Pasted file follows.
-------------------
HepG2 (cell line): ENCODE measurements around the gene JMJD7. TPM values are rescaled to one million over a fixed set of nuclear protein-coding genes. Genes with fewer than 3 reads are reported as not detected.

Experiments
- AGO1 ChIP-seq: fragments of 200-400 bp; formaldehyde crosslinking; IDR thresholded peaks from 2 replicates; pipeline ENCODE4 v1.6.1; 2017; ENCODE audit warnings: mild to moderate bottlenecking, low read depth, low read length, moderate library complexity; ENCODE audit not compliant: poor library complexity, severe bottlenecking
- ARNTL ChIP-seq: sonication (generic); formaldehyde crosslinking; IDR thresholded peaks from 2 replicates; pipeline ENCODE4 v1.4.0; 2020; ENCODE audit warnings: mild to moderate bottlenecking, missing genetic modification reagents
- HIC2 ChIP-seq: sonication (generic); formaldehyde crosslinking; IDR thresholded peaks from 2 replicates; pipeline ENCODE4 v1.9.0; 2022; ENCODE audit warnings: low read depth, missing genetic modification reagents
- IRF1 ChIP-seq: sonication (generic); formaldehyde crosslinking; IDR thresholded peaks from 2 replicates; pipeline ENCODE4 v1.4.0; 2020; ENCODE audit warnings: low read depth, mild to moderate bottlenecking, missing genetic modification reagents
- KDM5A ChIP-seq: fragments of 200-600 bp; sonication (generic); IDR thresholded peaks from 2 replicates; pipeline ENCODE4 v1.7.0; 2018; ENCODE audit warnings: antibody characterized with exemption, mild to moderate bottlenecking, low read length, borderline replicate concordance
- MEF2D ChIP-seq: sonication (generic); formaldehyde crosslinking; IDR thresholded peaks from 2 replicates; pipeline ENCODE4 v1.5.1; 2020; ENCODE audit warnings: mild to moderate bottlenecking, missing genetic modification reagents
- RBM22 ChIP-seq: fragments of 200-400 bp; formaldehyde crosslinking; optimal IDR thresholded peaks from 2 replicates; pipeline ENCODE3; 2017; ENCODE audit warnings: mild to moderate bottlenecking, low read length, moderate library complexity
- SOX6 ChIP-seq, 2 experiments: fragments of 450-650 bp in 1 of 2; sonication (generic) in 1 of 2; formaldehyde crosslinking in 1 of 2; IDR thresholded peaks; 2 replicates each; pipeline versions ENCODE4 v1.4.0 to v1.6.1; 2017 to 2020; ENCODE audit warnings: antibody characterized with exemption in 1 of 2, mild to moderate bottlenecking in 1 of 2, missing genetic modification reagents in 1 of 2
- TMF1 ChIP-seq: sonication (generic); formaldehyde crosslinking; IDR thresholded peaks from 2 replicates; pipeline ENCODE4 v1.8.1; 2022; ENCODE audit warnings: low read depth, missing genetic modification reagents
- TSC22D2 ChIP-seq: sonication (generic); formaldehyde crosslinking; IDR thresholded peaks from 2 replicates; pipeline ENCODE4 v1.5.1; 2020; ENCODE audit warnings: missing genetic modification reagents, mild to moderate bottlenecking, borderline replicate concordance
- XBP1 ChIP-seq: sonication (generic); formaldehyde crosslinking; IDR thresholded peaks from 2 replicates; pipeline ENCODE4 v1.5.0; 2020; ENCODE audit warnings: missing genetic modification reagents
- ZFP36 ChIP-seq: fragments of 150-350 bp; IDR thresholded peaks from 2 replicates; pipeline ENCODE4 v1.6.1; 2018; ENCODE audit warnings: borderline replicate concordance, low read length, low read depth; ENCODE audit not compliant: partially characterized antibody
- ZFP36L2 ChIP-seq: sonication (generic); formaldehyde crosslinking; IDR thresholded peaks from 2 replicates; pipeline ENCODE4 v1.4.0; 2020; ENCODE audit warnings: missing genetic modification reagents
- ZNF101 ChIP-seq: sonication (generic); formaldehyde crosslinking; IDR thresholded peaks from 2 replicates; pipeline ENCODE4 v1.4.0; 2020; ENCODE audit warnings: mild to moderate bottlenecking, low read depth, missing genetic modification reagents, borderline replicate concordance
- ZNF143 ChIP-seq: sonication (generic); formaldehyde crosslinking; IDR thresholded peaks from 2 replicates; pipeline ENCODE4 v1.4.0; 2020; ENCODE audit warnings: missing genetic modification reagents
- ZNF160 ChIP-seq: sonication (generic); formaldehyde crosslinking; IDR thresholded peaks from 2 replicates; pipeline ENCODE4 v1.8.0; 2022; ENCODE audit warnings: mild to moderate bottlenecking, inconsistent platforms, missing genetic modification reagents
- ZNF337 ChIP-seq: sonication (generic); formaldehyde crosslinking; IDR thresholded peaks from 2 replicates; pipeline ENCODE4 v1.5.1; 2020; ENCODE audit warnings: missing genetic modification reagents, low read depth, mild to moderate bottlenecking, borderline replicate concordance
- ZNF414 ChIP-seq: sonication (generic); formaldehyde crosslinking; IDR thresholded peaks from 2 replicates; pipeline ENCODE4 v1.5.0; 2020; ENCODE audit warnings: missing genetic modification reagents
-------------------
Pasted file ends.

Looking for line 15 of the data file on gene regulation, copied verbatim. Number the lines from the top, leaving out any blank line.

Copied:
- ZFP36L2 ChIP-seq: sonication (generic); formaldehyde crosslinking; IDR thresholded peaks from 2 replicates; pipeline ENCODE4 v1.4.0; 2020; ENCODE audit warnings: missing genetic modification reagents